Sweet Creek Falls Trail
At this point, before continuing your way south, you might want to consider a slight detour inland to hike a trail that I promise is worth your time! Sweet Creek Falls trail is an easy 1.8 mile trail that has so many waterfalls along it to see! It is easily one of my favorite trails in all of Oregon! Plus, it's dog friendly!
Back to the coast, as you keep going south, there’s a point where you’ll want to veer off of the 101 towards Charleston, Oregon. The Charleston Marina is a good place to go crabbing off of the dock.
Shores Acres State Park
The main thing to see in this area is Shores Acres State Park. It does require a parking fee if you don’t have the pass, and they don’t allow dogs on the trails, but I definitely recommend a stop here. During the winter months, there are HUGE waves that hammer the coastline here creating these completely unique and mesmerizing rock formations. If you are doing this trip during the winter, you’ll definitely want to stop here at high tide and walk out to the shelter they have there to witness the power of the ocean and the massive waves that have molded this part of the coast.
Even when it’s not winter though, it’s still worth going at high tide to see some pretty big waves. This used to be the home of a man who made his fortune logging, and the formal gardens still exist and are cared for. Super beautiful to visit in the spring.
There is also a trail that you can walk to see some more fascinating rock formations up close (although it is not recommended to use this trail if visiting in the winter as the massive waves pummel this area, carving out the formations from the coastline).
The next stop on your journey should definitely be Bandon, Oregon. Of all of the spectacular sites to see along the coast, I think Bandon was my favorite place, not only because of the natural beauty in this area, but because there is so much to do and see!
Bullards Beach State Park
Just north of Bandon is Bullards Beach State Park. Here, they have some great trails along the coast and also Coquille Lighthouse, which you can visit all year round, and even take tours of seasonally. We also went down, past the large pieces of driftwood on the beach, to enjoy the soft sand and the sea lions swimming in the water right by the jetty and the lighthouse.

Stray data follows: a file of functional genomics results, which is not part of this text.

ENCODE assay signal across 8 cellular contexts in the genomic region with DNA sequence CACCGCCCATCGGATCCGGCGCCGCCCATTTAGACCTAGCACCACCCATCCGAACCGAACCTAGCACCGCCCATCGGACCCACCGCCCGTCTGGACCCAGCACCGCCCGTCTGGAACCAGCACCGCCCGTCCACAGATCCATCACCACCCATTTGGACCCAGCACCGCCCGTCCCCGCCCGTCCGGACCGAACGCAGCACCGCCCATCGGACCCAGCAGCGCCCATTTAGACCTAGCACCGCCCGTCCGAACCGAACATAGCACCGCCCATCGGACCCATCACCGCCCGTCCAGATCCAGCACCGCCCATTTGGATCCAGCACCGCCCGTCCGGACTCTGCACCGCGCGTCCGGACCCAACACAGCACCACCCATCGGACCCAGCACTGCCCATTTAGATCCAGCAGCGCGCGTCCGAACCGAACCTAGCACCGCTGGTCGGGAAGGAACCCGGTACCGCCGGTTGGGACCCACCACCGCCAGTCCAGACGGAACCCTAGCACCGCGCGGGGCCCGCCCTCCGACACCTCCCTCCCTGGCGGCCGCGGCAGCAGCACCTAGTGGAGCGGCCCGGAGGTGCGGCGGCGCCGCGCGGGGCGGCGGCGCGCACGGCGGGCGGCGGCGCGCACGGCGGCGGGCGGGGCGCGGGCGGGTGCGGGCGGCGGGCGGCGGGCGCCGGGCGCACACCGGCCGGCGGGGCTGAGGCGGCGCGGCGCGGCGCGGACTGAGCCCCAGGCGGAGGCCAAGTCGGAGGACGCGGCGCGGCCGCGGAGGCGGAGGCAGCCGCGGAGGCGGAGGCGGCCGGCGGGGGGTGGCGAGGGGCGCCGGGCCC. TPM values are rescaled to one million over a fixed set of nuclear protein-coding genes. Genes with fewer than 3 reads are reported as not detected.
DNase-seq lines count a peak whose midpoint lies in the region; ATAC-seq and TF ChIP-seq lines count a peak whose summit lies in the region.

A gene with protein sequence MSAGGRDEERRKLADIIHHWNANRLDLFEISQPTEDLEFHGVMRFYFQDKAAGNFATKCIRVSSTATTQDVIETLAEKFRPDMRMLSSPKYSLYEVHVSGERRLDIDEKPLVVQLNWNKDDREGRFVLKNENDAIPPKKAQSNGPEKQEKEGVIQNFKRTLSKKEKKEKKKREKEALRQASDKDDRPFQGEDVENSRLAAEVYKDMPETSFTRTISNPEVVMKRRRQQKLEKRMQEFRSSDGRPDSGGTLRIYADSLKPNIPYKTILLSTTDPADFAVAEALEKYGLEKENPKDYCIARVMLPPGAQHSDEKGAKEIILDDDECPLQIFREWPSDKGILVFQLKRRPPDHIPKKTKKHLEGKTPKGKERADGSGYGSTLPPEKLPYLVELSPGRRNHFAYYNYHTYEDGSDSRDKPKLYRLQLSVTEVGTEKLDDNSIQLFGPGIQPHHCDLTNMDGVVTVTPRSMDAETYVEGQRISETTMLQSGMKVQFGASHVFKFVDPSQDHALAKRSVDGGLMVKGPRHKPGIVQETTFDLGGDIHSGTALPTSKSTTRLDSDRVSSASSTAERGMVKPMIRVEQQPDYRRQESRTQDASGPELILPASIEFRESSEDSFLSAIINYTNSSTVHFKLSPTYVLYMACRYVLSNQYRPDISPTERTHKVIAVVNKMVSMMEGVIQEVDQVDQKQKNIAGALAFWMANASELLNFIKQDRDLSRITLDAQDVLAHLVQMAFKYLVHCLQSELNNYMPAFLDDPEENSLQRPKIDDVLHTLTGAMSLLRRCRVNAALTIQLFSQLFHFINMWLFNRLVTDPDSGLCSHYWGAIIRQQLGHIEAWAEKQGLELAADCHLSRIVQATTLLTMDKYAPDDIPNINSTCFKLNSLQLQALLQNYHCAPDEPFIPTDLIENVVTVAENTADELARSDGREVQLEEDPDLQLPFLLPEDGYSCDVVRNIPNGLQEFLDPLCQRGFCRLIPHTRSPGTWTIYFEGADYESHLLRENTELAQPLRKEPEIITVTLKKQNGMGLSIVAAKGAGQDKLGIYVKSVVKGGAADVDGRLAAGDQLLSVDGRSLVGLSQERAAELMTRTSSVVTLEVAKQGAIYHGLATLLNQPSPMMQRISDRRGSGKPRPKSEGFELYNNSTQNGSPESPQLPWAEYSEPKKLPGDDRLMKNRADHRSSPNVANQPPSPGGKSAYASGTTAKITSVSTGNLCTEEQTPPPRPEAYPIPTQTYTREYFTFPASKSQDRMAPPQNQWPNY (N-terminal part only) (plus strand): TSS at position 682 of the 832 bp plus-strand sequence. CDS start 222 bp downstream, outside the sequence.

Washed Ashore Gallery
Once you get into downtown, there are several things for you to see and try! One thing that should definitely be on everyone's list is the Washed Ashore Gallery. I’m not really an “artsy” person who enjoys going to art galleries, but I really enjoyed this one, not only because the art is unique and amazing, but also very educational! Here, they make incredible sculptures from the trash that they have picked up on the beaches. It’s completely free to visit, and it’s great if you have kids, because they will even let you and the kids help with some of the prep work for a sculpture they are working on! I promise I’m not exaggerating when I say that this really was literally a life changing experience for me!p
Kitty corner from the Washed Ashore Gallery is Cranberry Sweets! They are a candy company that makes super tasty and unique goodies! It’s great because you can go in, and they have samples for you to try for most of their options (so you can try the cheddar cheese chocolate to see if you like it before you buy it… that’s not a typo, and I know how is sounds, but you seriously have to try it!). There’s a wide variety of treats that they make, and we loved trying everything out without feeling pressured to buy anything… although of course we did!
Eat and Fish Crab
There is also a fishing pier here in Bandon if you want to try your hand at crabbing. Or, if you are looking for a yummy place to eat, without the hassle of figuring out how to cook what you catch, try Tony’s Crab Shack! It’s a popular place for their good food.
I had heard great things about their clam chowder, and maybe it was because my expectations were so high, but I was less impressed with the clam chowder as I was with their crab cakes! My friend and I both got the crab cakes and thought that they were delicious! Even just thinking about them now, my mouth is watering!
Bandon has, in my opinion, one of the most beautiful parts of the coastline. One of my favorite beaches I went to here is Coquille Point that is actually just a hop skip and jump west of the city center. I went here with my nieces and nephew, and they loved exploring the rocks and walkways created by the unique formations there.
There is a lovely sea arch in one of the haystack rocks, with a rocky area right in front of it where the seals were sunning themselves on the rocks. We brought our kite and it was perfect conditions for flying a kite!
Face Rock State Scenic Point
The next beach we went to, and probably my favorite beach along the coast, was Face Rock State Scenic Viewpoint. There were sea tunnels to explore (at low tide), tide pools with sea critters to get up close with, and with more unique and interesting rock formations, it made the perfect backdrop for a gorgeous sunset! But what really cinched it for me was that I had one of my favorite and most memorable beach experiences here: Circles in the Sand.
Circles in the Sand
Circles in the Sand is a beautiful piece of artwork created by a local artist, Denny Dyke, and his band of volunteers. Together, they use the landscape and their tools to extract amazing, intricate pieces of artwork from the environment.